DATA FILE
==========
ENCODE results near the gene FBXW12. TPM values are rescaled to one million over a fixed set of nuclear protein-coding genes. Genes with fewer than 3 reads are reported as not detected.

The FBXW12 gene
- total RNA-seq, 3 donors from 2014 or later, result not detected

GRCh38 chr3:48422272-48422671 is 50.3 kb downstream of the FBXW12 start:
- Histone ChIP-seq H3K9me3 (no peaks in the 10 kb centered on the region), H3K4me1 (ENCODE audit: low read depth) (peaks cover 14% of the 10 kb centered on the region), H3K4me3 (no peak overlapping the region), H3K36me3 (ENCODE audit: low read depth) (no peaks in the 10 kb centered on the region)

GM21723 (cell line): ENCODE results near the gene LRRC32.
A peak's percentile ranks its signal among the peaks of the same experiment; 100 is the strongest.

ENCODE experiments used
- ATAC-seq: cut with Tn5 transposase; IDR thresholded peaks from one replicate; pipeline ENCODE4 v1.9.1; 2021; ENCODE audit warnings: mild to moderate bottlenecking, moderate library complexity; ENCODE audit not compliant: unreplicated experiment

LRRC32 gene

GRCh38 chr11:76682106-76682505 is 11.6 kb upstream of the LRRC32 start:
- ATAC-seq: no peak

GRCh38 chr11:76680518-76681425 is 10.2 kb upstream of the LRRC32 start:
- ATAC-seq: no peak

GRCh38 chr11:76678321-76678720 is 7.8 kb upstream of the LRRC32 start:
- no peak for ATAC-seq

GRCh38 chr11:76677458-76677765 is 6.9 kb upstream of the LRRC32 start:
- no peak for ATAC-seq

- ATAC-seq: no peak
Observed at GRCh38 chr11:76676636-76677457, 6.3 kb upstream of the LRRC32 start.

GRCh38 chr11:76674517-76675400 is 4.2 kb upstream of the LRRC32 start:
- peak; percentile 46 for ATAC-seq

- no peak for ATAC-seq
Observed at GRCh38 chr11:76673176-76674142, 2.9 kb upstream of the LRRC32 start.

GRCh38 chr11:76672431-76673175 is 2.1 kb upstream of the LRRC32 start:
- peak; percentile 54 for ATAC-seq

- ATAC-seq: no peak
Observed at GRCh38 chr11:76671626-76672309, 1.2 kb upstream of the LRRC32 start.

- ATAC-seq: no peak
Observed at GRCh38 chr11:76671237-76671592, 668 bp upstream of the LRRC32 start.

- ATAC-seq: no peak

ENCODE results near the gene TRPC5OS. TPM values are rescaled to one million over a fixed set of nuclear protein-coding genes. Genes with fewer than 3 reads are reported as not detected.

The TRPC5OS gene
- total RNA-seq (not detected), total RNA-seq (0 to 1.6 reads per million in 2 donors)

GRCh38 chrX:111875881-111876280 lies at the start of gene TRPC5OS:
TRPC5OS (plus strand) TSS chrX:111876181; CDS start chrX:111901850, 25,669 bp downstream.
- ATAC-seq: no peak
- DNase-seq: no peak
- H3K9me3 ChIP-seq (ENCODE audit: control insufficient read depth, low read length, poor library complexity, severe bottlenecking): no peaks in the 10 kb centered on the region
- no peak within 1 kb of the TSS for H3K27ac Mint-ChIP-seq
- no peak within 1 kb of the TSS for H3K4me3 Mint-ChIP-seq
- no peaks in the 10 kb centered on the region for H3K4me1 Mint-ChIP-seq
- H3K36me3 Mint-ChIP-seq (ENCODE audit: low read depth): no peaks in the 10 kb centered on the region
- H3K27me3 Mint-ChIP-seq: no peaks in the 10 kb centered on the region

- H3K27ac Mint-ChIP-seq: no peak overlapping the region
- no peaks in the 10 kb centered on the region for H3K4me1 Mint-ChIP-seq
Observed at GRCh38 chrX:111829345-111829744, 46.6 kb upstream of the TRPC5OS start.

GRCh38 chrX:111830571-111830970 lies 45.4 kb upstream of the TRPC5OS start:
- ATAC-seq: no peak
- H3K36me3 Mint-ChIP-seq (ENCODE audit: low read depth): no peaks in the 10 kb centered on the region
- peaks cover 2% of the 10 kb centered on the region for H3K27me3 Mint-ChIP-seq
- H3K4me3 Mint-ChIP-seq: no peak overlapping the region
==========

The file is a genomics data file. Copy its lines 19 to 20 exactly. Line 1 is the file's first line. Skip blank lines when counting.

- ATAC-seq: no peak
Observed at GRCh38 chr11:76676636-76677457, 6.3 kb upstream of the LRRC32 start.